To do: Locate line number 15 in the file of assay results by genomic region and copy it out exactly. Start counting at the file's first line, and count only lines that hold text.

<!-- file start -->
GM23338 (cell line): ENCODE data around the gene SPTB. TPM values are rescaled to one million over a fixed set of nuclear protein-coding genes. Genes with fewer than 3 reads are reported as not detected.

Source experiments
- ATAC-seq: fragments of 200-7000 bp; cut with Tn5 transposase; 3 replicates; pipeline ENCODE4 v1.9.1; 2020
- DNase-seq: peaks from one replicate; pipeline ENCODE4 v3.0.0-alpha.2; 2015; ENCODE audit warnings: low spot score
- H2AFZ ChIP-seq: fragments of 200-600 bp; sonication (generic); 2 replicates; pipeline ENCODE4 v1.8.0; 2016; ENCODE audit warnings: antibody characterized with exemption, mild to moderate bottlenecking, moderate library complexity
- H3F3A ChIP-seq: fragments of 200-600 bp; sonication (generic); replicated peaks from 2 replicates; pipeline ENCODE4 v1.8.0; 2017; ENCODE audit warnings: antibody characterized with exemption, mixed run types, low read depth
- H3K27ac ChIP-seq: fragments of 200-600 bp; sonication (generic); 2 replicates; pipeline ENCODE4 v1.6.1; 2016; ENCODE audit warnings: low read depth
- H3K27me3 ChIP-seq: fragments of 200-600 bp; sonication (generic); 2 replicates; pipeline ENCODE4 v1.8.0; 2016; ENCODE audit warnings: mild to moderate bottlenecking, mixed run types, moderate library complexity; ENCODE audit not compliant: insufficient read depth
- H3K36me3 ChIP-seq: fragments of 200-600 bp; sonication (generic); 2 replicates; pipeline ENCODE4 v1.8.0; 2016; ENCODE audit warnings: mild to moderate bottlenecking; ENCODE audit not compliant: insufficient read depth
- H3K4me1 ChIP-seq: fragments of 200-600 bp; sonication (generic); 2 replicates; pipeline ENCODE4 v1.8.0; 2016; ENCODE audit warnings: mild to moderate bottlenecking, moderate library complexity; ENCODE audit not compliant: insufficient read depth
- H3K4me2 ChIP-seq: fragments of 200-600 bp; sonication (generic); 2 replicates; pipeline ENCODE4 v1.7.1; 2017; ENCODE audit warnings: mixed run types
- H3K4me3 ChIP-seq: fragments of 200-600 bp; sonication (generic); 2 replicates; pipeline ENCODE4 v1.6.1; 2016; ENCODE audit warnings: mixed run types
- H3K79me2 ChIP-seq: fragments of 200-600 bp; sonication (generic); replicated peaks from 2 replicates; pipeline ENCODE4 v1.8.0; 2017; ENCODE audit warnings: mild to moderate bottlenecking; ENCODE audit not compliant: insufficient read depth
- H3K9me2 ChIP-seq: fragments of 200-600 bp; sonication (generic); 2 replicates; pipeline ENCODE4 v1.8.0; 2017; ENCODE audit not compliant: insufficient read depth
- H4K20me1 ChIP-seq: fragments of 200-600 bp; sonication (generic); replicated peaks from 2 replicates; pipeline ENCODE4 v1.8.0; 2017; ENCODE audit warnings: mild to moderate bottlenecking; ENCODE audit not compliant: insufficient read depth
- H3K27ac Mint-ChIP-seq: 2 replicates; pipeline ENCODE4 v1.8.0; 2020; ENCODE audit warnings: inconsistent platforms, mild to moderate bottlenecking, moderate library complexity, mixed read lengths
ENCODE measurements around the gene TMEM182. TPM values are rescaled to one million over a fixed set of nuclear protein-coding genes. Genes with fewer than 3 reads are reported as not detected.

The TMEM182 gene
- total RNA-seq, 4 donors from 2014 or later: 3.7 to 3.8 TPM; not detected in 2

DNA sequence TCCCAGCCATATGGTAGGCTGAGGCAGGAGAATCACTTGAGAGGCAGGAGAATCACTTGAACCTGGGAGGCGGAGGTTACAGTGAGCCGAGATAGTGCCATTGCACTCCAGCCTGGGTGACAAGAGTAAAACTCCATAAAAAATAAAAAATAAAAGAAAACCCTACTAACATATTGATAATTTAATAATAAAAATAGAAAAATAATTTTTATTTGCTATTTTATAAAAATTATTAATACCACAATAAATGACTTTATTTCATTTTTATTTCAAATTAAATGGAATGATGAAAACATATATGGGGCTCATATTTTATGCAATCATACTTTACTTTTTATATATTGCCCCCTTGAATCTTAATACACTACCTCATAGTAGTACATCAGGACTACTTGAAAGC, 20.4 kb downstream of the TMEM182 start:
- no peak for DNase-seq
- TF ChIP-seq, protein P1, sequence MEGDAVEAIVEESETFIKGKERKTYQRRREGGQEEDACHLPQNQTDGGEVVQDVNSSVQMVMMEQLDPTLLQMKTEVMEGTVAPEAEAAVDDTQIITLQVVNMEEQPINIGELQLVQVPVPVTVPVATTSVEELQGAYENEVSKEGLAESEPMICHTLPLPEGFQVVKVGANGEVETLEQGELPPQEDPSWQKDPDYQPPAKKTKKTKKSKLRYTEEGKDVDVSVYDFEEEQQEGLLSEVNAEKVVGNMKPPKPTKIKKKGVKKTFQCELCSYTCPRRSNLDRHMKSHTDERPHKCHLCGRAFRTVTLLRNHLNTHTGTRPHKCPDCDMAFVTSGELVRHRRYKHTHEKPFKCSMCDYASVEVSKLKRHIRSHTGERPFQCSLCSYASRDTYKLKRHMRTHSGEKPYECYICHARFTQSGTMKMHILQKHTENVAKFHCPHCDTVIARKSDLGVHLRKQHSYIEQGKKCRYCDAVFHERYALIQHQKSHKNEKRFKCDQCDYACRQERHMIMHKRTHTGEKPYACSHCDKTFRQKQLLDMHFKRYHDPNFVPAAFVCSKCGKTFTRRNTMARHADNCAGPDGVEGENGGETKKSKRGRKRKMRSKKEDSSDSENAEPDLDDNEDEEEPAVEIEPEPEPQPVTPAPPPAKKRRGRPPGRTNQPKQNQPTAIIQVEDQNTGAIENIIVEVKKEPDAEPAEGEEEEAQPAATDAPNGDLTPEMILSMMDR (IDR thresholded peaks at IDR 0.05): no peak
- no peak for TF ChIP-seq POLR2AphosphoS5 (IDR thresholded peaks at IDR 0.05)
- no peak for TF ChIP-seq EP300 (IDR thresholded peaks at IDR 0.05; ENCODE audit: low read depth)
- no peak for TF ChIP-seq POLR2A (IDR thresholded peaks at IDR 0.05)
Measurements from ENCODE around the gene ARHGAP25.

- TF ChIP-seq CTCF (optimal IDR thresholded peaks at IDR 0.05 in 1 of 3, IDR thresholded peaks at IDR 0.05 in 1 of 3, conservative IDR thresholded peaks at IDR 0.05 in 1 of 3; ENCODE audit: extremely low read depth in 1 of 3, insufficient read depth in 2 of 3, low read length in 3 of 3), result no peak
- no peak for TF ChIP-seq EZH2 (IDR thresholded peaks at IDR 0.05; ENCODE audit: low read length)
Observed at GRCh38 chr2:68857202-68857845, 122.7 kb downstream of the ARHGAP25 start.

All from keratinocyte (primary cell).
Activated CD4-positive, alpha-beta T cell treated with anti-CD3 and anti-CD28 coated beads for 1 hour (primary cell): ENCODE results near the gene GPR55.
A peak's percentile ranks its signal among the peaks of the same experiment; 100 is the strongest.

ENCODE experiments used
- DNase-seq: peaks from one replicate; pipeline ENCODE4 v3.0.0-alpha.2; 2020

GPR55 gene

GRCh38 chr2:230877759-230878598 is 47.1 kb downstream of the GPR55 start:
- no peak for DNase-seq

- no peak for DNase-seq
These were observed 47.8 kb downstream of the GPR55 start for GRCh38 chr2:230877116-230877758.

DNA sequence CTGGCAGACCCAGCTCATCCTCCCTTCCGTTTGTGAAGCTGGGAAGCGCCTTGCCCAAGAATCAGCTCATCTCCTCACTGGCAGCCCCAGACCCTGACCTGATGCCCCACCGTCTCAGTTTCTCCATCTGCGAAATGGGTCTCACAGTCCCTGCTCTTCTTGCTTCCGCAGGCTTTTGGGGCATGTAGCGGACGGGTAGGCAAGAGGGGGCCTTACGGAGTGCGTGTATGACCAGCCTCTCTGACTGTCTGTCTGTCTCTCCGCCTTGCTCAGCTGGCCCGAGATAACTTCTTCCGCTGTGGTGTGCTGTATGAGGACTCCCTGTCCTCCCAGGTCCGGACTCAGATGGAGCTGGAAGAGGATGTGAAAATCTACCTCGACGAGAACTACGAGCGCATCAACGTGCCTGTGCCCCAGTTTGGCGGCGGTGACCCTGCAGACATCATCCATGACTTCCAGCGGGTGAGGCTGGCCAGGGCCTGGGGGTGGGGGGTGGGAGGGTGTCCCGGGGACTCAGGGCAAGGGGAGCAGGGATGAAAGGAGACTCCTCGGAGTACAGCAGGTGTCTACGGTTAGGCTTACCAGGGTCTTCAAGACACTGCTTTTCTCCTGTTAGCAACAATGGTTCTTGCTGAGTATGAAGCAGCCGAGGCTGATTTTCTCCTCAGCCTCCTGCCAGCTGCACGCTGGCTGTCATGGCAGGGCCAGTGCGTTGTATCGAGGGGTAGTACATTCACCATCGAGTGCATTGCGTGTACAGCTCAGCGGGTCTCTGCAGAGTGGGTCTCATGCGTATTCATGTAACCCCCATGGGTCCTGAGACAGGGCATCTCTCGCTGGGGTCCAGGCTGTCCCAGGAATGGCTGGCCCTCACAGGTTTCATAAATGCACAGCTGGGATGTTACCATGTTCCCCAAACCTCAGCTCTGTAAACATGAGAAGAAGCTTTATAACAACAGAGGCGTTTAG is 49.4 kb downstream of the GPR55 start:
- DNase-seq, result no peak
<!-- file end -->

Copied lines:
- H4K20me1 ChIP-seq: fragments of 200-600 bp; sonication (generic); replicated peaks from 2 replicates; pipeline ENCODE4 v1.8.0; 2017; ENCODE audit warnings: mild to moderate bottlenecking; ENCODE audit not compliant: insufficient read depth